The End of DACA


Deferred Action for Childhood Arrivals (also known as DACA), ordered by the Obama administration in 2012, is a program that has offered temporary protection from deportation to nearly 800,000 people who were brought to the country illegally as children, allowing them to obtain work permits, be eligible for driver’s licenses, and complete schooling.

To have been eligible for DACA, applicants must have entered the U.S illegally before their 16th birthday, been younger than 31 before 2012, haven’t been convicted of a felony or major misdemeanors, and must have been in school, graduated from school or are honorably discharged veterans of the armed forces or Coast Guard.

New York State has almost 42,000 DACA recipients. Of those 42,000 recipients, 30,000 live in New York City.

DACA Facts:

On September 5, 2017, DACA was rescinded by the Trump Administration. The effective end date will be March 5, 2018. However, work permits will continue to be valid until they expire, event past March 5, 2018.

Unfortunately, no new DACA applications can be filed as of September 5. If an initial application was already filed and was pending on September 5, 2017, it will be decided as usual.

DACA applicants cannot apply for Advance Parole. If a DACA Advance Parole application was pending on September 5, 2017, the filing fee will be refunded and the application will be “administratively closed” (this means that the application will not be approved).

NY Lawsuit Against the DACA Rescission:

New York Attorney General Eric T. Schneiderman led a coalition of 16 Attorneys General in filing suit to protect DACA grantees. The lawsuit, filed in the U.S. District Court for the Eastern District of New York, details how the Trump administration has violated the Equal Protection clause of the Constitution by discriminating against DREAMers of Mexican origin, who make up 78% of DACA recipients; violated Due Process rights; and harmed States’ residents, institutions, and economies.

Congressional Action:

Senators Lindsey Graham (R-SC) and Dick Durbin (D-IL), along with five other senators, have introduced the BRIDGE Act (also known as “ Bar Removal of I ndividuals Who Dream and Grow Our Economy”), bipartisan legislation whose intent is to allow people who are eligible for or who have received work authorization and temporary relief from deportation through DACA to continue living in the U.S. with permission from the federal government.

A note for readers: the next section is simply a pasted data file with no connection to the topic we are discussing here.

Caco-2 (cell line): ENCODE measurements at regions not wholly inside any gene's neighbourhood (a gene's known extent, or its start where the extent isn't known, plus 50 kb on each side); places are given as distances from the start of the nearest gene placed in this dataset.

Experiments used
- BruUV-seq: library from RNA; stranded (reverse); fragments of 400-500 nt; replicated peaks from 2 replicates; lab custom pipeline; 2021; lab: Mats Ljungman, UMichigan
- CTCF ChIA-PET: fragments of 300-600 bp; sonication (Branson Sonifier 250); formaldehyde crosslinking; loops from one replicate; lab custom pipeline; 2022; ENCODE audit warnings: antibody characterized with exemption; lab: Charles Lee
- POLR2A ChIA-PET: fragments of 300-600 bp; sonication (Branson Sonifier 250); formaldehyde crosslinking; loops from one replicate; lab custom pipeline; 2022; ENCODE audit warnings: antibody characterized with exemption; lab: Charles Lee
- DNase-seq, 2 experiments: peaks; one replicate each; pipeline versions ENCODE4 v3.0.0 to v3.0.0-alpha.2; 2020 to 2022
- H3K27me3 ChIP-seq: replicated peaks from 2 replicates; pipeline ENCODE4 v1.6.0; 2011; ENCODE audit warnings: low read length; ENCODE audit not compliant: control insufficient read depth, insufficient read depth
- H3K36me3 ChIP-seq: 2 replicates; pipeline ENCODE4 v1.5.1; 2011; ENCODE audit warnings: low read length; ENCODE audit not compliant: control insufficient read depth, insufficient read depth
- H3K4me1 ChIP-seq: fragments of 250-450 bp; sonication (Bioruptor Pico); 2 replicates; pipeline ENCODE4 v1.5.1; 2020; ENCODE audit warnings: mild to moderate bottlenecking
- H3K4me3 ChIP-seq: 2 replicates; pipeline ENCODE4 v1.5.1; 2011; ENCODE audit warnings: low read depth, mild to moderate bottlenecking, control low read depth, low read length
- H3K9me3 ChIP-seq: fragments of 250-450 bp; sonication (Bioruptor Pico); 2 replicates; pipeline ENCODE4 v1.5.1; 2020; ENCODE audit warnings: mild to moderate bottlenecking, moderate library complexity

Differences Between DACA and The BRIDGE Act:

DACA is a type of “deferred action” created through an executive action of the Obama administration. The Trump administration had the authority to end it without having to consult with or get approval from Congress.

The BRIDGE Act is a proposed law, introduced by members of Congress that would to grant provisional protected presence and work authorization to certain non–U.S. citizens for a maximum of three years. If the BRIDGE Act is enacted, its provisions would remain in effect until Congress either changed them or repealed the law. This would provide more protection to applicants for provisional protected presence than recipients of DACA currently have.

This is not legal advice. Consult a qualified immigration attorney if you have any questions.

About The Author

Elektra is the founder and principal attorney at The Law Office of Elektra B. Yao a full service, comprehensive immigration and general practice law firm. Ms. Yao is admitted to the New York Bar and she practices U.S. Immigration and Nationality law and Deportation Defense in all jurisdictions of the United States of America. Ms. Yao earned her Bachelor’s Degree in Communication Arts from Marymount Manhattan College in NYC in 2008 and earned her Juris Doctor from Lewis and Clark Law School, a nationally ranked, top-tier law school in 2011. In 2010, she studied in London under Loukas Mistelis, the Professor and Director of the School of Arbitration at the prestigious UK law school Queen Mary University. Ms. Yao also studied at the University of Beijing Law School, the leading Chinese law school, where she earned a Certificate in Chinese business and civil law; along with studying at the prestigious Sorbonne University in Paris, France and in Florence, Italy where she earned Certificates in Comparative Law. Ms. Yao was also invited to study Eastern European Law at Eotvos Lorand University, the best law school in Hungary. She has also completed all of the coursework for a Master’s in Law in European and Spanish Law from the University of Salamanca. She holds multiple Certificates in Italian and European Immigration Law and Policy. Ms. Yao spent several years working for leading boutique immigration law firms where she developed her expertise in employment based and family based immigration law. Ms. Yao is highly experienced and proficient in US and EU Immigration Law and Policy. As such, Ms. Yao has provided her immigration legal services to businesses and individuals in the US, Italy, Spain, and Cote d’Ivoire. Ms. Yao has lived, studied, and worked internationally in the US, the EU, and Africa and she is fluent in French, Italian, Spanish, and English.

The opinions expressed in this article do not necessarily reflect the opinion of ILW.COM.